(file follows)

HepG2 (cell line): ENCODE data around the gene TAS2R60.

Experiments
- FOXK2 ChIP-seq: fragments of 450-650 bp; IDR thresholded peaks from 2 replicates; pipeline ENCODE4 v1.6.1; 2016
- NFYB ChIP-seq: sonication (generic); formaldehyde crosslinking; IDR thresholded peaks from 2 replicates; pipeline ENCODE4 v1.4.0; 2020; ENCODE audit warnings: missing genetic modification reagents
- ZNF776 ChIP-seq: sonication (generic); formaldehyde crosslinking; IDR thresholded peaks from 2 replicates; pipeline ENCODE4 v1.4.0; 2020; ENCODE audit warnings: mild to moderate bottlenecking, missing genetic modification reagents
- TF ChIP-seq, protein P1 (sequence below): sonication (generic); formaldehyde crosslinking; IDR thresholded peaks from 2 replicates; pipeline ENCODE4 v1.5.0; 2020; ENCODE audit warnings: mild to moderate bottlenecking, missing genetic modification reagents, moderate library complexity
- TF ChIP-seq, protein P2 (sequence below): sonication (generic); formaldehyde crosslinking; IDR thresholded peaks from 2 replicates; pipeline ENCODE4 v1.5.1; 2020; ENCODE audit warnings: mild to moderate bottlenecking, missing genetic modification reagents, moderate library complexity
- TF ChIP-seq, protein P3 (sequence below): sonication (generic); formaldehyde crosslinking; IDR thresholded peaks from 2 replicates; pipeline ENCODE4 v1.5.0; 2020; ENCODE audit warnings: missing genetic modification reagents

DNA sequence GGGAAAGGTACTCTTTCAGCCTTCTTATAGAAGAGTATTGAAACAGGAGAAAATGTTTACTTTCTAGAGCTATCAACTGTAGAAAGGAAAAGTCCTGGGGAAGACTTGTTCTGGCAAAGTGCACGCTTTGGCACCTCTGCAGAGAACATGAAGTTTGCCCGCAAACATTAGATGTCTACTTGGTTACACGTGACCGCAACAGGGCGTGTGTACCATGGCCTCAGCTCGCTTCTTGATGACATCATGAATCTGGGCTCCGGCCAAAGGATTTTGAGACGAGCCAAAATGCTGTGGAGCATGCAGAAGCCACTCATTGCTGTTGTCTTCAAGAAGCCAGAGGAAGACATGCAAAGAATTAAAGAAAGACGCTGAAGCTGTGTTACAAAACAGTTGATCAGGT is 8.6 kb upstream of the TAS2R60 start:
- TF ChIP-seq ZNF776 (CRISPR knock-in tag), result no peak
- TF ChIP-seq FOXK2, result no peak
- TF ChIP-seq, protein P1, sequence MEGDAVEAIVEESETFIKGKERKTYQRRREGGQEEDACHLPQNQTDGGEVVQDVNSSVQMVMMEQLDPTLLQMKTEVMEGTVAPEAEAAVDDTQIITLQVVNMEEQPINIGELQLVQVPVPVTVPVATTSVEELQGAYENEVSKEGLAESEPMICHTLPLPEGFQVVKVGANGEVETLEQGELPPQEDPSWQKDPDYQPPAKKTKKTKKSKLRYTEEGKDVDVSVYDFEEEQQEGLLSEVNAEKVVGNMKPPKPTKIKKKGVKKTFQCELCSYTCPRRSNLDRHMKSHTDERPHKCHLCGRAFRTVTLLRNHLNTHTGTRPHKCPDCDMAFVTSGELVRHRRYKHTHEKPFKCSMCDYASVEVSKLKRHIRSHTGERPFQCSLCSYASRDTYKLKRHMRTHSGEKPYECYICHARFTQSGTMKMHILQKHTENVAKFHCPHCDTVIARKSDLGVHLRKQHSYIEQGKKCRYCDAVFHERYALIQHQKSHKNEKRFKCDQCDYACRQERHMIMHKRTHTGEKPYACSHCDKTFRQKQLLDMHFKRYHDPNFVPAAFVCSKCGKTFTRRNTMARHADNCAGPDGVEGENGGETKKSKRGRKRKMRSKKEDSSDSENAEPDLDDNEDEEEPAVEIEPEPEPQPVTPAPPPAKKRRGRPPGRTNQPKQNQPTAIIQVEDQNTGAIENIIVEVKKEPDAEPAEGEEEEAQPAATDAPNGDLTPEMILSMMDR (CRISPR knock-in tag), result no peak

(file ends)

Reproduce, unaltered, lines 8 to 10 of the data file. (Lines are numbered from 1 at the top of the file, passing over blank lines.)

- TF ChIP-seq, protein P3 (sequence below): sonication (generic); formaldehyde crosslinking; IDR thresholded peaks from 2 replicates; pipeline ENCODE4 v1.5.0; 2020; ENCODE audit warnings: missing genetic modification reagents

DNA sequence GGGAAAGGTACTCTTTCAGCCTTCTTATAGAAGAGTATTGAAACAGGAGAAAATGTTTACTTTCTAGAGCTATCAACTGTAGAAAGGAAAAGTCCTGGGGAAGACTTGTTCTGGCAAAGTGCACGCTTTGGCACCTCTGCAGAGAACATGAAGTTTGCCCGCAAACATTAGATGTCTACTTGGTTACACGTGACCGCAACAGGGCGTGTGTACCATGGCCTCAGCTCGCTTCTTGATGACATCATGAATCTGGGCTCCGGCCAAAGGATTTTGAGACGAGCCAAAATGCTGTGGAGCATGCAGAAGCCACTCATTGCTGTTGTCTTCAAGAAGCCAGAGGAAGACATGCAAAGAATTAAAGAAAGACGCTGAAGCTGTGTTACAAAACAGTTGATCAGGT is 8.6 kb upstream of the TAS2R60 start:
- TF ChIP-seq ZNF776 (CRISPR knock-in tag), result no peak